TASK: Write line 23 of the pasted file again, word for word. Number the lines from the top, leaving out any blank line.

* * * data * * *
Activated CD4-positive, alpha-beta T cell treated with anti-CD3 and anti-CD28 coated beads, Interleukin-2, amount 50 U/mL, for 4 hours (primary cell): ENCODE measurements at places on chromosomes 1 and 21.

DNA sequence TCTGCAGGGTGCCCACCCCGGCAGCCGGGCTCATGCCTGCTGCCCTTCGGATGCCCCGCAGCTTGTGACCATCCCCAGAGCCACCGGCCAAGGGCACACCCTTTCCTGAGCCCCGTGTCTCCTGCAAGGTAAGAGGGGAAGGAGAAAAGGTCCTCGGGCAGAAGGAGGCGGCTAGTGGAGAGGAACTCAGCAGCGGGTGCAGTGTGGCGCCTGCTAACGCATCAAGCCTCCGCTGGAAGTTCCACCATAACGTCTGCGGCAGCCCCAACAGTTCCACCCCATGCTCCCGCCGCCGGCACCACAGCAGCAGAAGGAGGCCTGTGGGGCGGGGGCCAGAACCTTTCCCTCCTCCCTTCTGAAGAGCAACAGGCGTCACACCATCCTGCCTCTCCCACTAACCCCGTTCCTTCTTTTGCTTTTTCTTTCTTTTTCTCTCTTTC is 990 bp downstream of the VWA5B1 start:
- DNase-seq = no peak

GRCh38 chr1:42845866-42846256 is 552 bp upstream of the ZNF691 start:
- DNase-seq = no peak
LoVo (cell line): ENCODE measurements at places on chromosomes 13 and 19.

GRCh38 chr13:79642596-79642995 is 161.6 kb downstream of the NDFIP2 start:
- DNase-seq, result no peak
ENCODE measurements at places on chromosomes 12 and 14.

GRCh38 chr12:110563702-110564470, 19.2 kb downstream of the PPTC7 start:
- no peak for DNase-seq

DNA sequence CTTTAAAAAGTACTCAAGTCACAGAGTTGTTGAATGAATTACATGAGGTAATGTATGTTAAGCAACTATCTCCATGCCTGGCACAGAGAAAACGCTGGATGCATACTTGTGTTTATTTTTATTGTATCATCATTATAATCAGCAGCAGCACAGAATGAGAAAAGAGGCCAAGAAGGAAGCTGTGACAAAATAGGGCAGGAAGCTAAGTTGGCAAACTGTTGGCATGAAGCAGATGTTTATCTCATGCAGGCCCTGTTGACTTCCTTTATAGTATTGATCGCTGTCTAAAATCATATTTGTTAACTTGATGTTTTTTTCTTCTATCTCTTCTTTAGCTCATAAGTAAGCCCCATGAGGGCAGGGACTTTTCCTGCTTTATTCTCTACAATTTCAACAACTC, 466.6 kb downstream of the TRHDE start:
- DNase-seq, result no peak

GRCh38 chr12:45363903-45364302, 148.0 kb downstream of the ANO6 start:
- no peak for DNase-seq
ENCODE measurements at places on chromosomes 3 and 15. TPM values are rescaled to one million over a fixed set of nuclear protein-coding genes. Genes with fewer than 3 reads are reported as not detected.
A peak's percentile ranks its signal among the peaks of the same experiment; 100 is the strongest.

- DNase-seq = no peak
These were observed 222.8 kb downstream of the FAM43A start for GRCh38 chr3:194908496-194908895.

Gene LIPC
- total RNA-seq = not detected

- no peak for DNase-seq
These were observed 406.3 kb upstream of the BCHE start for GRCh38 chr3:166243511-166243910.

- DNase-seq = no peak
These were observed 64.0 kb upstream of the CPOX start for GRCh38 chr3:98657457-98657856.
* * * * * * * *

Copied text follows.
These were observed 406.3 kb upstream of the BCHE start for GRCh38 chr3:166243511-166243910.